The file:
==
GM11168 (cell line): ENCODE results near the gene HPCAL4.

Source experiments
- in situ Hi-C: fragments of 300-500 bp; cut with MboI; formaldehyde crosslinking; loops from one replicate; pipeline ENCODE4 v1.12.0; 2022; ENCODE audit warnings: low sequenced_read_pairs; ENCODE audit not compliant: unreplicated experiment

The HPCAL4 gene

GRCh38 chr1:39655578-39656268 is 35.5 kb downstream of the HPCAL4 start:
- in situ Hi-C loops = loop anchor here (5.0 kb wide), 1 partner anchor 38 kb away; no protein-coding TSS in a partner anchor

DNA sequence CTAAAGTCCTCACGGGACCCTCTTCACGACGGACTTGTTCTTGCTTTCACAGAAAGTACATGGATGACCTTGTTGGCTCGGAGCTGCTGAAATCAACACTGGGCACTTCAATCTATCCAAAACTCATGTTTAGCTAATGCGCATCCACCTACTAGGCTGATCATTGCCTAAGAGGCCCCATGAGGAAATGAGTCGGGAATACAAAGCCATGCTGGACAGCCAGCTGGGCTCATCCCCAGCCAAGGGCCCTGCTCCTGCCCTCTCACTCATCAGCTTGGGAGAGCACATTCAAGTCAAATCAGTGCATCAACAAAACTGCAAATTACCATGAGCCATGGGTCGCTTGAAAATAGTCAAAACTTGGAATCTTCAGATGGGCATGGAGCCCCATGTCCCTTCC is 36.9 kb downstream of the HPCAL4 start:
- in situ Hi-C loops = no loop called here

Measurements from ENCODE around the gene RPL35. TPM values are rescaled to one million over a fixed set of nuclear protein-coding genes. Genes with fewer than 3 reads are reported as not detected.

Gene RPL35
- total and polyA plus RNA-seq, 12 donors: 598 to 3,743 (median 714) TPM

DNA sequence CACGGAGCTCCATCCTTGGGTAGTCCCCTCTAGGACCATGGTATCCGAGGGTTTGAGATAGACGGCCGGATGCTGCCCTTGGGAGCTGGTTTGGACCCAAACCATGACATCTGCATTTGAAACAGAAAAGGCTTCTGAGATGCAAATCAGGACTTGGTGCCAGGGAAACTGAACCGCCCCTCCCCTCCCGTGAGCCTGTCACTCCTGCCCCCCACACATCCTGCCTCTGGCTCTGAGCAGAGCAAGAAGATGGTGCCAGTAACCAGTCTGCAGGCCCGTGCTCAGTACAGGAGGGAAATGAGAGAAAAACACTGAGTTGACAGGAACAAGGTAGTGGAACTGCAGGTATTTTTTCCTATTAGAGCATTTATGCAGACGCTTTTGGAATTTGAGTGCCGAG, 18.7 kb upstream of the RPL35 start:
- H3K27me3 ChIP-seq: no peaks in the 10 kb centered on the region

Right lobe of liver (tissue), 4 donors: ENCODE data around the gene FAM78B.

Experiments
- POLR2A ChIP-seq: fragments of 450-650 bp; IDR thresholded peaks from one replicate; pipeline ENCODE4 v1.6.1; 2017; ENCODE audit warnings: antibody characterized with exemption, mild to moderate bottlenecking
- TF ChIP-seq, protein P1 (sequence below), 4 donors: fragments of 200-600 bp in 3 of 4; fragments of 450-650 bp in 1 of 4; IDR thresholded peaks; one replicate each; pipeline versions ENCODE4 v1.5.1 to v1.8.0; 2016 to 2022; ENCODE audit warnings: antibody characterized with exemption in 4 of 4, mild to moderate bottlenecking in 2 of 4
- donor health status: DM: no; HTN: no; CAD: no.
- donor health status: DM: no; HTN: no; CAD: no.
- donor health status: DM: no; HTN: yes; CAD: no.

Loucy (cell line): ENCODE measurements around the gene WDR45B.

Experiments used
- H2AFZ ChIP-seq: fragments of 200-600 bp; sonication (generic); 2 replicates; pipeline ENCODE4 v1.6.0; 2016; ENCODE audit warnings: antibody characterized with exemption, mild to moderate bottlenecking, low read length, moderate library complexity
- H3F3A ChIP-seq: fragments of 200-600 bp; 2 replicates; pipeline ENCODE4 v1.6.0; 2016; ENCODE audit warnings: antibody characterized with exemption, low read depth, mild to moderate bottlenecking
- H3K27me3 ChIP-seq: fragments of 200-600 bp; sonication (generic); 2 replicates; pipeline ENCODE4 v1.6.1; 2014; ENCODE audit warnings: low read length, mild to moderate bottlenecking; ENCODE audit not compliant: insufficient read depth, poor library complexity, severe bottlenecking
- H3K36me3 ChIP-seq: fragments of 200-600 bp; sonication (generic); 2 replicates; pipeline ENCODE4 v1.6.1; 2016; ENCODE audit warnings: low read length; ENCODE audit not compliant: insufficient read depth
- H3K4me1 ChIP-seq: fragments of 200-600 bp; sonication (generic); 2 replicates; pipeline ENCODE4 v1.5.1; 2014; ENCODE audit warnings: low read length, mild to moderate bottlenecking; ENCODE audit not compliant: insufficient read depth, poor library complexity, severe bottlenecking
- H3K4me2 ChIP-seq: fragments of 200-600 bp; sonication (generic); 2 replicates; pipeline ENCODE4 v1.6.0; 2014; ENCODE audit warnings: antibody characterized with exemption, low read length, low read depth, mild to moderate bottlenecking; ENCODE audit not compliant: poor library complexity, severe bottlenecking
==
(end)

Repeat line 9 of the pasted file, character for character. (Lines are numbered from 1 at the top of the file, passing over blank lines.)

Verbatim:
Measurements from ENCODE around the gene RPL35. TPM values are rescaled to one million over a fixed set of nuclear protein-coding genes. Genes with fewer than 3 reads are reported as not detected.